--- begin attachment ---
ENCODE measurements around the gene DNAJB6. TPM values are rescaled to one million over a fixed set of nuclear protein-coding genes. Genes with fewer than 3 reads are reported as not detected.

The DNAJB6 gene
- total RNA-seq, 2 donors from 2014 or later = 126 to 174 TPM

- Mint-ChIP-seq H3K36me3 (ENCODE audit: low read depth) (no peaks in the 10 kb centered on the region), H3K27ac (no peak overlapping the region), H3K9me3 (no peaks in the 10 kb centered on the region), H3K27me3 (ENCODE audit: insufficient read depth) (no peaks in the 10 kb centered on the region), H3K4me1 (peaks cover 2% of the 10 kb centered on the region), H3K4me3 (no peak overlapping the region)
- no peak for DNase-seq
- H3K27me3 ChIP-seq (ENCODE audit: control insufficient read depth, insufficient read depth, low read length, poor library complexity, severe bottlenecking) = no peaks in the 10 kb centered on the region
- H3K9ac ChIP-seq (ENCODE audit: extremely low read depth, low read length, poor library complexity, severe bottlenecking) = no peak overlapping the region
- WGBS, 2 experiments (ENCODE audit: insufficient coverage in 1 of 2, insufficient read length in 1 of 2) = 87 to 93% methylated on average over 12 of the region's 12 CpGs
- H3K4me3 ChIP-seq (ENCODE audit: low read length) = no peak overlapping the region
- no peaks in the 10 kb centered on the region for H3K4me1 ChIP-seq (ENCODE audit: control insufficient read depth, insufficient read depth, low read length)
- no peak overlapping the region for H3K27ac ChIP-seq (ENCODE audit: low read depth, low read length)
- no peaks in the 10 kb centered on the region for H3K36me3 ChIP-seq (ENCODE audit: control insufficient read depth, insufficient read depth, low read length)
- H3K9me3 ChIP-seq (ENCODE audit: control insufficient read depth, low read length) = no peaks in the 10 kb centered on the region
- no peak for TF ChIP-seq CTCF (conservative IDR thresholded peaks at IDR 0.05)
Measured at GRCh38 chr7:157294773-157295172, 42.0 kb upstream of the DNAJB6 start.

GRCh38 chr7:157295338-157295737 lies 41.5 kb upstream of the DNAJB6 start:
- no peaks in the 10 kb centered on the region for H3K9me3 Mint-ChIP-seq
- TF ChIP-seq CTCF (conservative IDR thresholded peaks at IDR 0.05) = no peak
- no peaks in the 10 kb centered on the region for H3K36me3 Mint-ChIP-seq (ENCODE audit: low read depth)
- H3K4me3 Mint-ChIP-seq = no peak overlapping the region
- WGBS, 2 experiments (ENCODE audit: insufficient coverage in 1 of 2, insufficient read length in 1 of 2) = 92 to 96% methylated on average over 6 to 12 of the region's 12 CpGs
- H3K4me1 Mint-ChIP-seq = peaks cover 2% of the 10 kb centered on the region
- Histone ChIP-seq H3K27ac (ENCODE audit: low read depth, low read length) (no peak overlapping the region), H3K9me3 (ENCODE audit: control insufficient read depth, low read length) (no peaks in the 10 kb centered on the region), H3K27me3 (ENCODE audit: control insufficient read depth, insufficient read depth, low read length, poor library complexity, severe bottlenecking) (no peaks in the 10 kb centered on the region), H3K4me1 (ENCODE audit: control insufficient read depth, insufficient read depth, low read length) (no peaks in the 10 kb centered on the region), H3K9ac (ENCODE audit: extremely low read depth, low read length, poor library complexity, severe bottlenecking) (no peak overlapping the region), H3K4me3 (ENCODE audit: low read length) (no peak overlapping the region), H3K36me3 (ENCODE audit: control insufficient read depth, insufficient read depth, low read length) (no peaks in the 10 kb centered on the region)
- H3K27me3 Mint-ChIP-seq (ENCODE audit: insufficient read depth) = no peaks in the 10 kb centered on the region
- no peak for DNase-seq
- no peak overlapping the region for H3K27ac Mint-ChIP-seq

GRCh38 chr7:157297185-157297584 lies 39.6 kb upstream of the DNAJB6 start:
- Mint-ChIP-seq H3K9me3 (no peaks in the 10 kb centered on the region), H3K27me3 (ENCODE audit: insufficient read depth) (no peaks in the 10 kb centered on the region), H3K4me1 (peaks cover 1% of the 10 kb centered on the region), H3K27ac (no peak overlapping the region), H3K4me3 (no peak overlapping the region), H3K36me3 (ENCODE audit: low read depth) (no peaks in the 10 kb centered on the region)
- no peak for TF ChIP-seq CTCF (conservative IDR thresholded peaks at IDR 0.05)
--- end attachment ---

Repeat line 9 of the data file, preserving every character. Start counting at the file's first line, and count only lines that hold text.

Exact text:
- H3K4me3 ChIP-seq (ENCODE audit: low read length) = no peak overlapping the region